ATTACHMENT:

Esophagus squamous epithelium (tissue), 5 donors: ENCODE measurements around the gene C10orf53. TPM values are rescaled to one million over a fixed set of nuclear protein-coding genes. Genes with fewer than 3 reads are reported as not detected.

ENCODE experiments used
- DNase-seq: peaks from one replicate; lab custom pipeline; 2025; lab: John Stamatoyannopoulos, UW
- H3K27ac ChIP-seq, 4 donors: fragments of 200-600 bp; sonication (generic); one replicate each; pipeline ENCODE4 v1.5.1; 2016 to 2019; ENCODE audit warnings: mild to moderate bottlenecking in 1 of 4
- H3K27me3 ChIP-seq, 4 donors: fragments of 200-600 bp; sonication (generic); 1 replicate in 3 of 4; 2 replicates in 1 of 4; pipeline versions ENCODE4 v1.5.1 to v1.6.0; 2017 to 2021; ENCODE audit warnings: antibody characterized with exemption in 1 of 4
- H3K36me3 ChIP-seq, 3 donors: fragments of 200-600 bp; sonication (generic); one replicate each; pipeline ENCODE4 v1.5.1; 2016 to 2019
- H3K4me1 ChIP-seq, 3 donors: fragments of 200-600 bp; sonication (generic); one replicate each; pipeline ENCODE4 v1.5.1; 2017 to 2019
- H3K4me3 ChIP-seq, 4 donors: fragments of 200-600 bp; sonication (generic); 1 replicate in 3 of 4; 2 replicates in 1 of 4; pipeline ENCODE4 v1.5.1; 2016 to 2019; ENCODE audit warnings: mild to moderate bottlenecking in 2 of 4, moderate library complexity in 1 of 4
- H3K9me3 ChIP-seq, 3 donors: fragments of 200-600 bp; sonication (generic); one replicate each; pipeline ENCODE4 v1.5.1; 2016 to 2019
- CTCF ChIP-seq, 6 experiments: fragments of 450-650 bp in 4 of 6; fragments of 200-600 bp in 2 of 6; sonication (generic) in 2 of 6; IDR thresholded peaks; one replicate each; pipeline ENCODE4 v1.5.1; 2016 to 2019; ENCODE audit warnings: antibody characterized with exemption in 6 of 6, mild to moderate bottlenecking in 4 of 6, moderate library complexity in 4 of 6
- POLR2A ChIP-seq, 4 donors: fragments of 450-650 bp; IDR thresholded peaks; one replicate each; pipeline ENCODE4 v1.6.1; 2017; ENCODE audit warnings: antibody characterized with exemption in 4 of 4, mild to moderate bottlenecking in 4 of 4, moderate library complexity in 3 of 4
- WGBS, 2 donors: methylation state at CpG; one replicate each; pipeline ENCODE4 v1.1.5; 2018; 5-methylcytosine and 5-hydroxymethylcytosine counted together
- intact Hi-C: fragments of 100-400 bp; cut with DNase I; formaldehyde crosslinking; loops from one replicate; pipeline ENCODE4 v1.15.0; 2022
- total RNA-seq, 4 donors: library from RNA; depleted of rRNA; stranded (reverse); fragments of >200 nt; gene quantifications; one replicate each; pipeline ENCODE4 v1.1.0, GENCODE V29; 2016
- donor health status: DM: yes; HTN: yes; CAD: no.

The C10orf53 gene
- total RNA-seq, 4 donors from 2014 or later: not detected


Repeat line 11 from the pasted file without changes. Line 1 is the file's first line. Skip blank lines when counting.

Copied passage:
- POLR2A ChIP-seq, 4 donors: fragments of 450-650 bp; IDR thresholded peaks; one replicate each; pipeline ENCODE4 v1.6.1; 2017; ENCODE audit warnings: antibody characterized with exemption in 4 of 4, mild to moderate bottlenecking in 4 of 4, moderate library complexity in 3 of 4